Howto: Install Python for geospatial applications

This Howto gives step for step instructions on setting up a Python 3 environment on Windows with gdal, rasterio, geopandas and other essential geospatial libraries.

Installing Python 3.7 with Anaconda for Windows

conda update -n base conda

This will update and install the latest conda version. If you encounter any “SSL verification” related errors using conda commands, the most likely cause is your company’s network. You can either disable the SSL verification via “conda config — set ssl_verify no” and repeat the step above; or talk to your IT department and provide conda with the file path to a local SSL certificate.

conda config --add channels conda-forge
conda update --all

Here we add/give the highest priority to the “conda-forge” channel and update all Python standard library packages to the newest version. Conda has various channels from which it can install packages, “conda-forge” is community-managed and regarded as reliable and up-to-date.

Creating a virtual environment

A virtual environment acts as a “container” for your Python installation. If you are just starting out or don’t need to manage multiple projects that could require different dependencies, using virtual environments often seems unnecessary when you could just use the base installation. I personally still recommend to use an environment for another reason: Because you can clone/backup your working environment, you will have a lot less frustration when something breaks your Python installation.

conda create --name geo_py37 python=3.7

This create a new virtual environment called “geo_py37” (pick any name you like). Anytime you want to use that specific environment, you will need to activate it via

activate geo_py37

Installing GDAL

I have seen quite a lot of people getting frustrated by problems stemming from version and dependency issues related to GDAL & rasterio when installing other libraries at the same time. Thus, just to be save, we will start with these two.

conda install gdal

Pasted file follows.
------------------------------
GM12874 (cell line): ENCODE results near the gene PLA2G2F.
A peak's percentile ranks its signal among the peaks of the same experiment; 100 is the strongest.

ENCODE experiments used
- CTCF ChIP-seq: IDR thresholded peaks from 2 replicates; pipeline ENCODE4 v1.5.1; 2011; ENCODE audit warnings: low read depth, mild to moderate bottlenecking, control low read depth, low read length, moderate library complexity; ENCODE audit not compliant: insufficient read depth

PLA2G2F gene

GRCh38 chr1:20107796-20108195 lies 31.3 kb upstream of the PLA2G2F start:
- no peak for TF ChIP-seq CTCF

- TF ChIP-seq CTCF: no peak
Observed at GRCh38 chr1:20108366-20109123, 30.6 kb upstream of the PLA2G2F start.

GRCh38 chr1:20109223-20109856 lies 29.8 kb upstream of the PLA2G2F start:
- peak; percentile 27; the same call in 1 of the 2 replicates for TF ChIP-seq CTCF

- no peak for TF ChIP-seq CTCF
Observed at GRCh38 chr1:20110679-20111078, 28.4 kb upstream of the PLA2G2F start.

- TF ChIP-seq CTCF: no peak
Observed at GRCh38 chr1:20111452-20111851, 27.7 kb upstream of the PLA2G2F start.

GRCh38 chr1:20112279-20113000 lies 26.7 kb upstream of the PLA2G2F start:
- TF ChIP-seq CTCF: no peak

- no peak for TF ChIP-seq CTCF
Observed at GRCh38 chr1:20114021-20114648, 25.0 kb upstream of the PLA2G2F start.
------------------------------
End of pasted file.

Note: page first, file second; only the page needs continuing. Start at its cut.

GDAL requires a pointer to a specific folder containing projection and transformation information, otherwise you will run into errors when using some functions. In the Windows environments variable menu, under “User variables” in the top section, create a new “GDAL_DATA” variable pointing to “C:\Anaconda3\envs\geo_py37\Library\share\gdal”.

conda install rasterio

You can test the gdal & rasterio installation via:

activate geo_py37
python
import gdal
import rasterio
exit()

Installing the rest of the packages

Install all other packages using one long command:

activate geo_py37
conda install numpy pandas geopandas scikit-learn jupyterlab matplotlib seaborn xarray rasterstats tqdm pytest sqlalchemy scikit-image scipy pysal beautifulsoup4 boto3 cython statsmodels future graphviz pylint mlxtend line_profiler nodejs sphinx nbsphinx

This will, among others, also install the pyproj library as a dependency. Just like with GDAL, create a new user variable for it: “PROJ_LIB” pointing to “C:\Anaconda3\envs\geo_py37\Library\include\boost\geometry\srs\projections\proj”

A few other packages are not available via conda, we install them via pip:

pip install sentinelsat mercantile

In case pip is blocked by your company network, use this instead:

pip install sentinelsat mercantile --trusted-host pypi.org --trusted-host files.pythonhosted.org

Finished!
Some other ressources I can recommend: Python for Geospatial work flows Part 1–3 as well as Python environments and how to manage them with Conda.

If you have any feedback or encounter problems using these instructions please leave a comment or send me a message on Twitter @ chrieke

geo. space. tech. geopolitics.

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